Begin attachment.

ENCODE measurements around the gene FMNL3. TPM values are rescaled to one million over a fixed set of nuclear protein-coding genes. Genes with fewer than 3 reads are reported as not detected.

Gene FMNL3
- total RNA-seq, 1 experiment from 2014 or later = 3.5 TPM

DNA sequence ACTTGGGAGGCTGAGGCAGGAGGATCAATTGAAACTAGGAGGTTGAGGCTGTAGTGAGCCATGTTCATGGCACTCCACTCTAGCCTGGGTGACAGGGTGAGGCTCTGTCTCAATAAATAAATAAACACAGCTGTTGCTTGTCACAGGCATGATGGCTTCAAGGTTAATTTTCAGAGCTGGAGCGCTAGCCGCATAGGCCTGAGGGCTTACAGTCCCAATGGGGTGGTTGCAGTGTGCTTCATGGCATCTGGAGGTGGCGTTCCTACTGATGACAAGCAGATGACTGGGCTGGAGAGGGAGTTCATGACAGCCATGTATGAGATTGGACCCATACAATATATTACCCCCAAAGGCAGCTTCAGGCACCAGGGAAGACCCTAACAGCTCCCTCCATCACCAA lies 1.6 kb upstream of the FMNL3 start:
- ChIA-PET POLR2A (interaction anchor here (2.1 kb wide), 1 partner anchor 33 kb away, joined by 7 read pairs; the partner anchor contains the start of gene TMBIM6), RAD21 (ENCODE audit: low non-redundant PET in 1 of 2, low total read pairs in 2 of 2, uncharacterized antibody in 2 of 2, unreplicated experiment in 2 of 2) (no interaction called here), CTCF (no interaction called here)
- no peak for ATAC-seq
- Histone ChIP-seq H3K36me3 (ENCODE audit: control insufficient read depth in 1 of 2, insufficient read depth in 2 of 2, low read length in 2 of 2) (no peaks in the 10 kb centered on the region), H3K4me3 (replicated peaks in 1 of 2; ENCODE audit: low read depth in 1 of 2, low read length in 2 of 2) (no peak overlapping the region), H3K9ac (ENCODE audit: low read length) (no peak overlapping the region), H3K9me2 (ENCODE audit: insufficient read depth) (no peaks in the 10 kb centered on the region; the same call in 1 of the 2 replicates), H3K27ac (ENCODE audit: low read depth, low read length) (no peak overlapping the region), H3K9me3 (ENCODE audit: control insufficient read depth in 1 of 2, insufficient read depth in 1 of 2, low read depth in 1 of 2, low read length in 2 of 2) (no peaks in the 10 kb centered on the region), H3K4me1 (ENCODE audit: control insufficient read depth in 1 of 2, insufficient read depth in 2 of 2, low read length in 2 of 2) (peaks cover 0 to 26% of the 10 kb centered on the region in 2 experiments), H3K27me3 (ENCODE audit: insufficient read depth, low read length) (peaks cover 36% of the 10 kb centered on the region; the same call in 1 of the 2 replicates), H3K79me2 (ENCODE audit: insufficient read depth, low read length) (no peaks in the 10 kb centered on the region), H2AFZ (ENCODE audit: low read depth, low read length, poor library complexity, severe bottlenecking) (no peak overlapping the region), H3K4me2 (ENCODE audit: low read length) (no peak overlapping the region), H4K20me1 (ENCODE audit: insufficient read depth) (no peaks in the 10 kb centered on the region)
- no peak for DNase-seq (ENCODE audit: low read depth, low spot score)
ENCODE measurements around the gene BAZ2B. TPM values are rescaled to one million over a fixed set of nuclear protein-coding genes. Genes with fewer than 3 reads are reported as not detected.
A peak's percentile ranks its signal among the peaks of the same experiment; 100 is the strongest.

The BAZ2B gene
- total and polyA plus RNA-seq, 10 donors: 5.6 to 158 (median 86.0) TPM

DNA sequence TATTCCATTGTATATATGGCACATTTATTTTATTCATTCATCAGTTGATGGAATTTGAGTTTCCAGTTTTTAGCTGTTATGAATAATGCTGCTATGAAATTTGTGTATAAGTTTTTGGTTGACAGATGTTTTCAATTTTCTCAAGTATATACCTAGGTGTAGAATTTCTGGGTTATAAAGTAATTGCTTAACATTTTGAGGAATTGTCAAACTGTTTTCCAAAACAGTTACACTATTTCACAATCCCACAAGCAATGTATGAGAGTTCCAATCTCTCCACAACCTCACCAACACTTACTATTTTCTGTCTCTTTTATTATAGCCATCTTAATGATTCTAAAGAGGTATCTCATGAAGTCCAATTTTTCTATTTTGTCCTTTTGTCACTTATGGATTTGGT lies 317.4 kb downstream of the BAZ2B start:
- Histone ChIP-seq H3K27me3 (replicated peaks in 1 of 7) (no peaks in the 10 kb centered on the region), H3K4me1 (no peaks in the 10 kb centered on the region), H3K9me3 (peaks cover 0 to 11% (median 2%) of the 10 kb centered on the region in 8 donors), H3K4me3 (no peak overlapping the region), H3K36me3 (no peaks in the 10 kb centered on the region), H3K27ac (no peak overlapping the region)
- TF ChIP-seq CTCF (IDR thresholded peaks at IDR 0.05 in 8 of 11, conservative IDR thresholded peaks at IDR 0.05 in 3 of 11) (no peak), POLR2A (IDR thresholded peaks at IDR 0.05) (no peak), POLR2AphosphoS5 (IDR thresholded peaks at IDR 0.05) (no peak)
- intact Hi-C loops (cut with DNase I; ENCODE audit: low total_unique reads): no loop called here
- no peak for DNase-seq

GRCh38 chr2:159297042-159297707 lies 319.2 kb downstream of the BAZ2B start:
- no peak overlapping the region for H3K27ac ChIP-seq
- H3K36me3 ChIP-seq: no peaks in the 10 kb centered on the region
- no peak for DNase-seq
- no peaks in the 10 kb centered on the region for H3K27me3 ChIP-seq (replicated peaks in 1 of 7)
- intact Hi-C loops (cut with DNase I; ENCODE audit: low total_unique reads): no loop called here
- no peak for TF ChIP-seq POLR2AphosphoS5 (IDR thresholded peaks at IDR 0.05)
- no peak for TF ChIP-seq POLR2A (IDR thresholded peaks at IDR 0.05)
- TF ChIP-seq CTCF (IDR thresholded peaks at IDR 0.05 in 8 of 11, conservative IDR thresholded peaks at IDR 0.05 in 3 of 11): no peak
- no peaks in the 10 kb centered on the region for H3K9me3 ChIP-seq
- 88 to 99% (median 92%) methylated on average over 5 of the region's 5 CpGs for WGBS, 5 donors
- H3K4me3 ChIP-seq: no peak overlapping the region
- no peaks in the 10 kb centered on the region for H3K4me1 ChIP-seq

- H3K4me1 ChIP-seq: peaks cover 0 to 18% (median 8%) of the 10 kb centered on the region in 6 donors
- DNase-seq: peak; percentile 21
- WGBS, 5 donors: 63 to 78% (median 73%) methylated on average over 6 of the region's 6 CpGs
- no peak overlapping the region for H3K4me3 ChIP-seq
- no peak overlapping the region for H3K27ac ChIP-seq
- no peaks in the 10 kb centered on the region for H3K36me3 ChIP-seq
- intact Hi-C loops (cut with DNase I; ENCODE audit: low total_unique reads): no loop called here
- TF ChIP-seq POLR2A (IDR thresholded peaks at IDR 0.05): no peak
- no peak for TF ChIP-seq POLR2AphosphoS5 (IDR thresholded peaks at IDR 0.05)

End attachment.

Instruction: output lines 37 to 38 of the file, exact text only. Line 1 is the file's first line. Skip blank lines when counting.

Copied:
- intact Hi-C loops (cut with DNase I; ENCODE audit: low total_unique reads): no loop called here
- TF ChIP-seq POLR2A (IDR thresholded peaks at IDR 0.05): no peak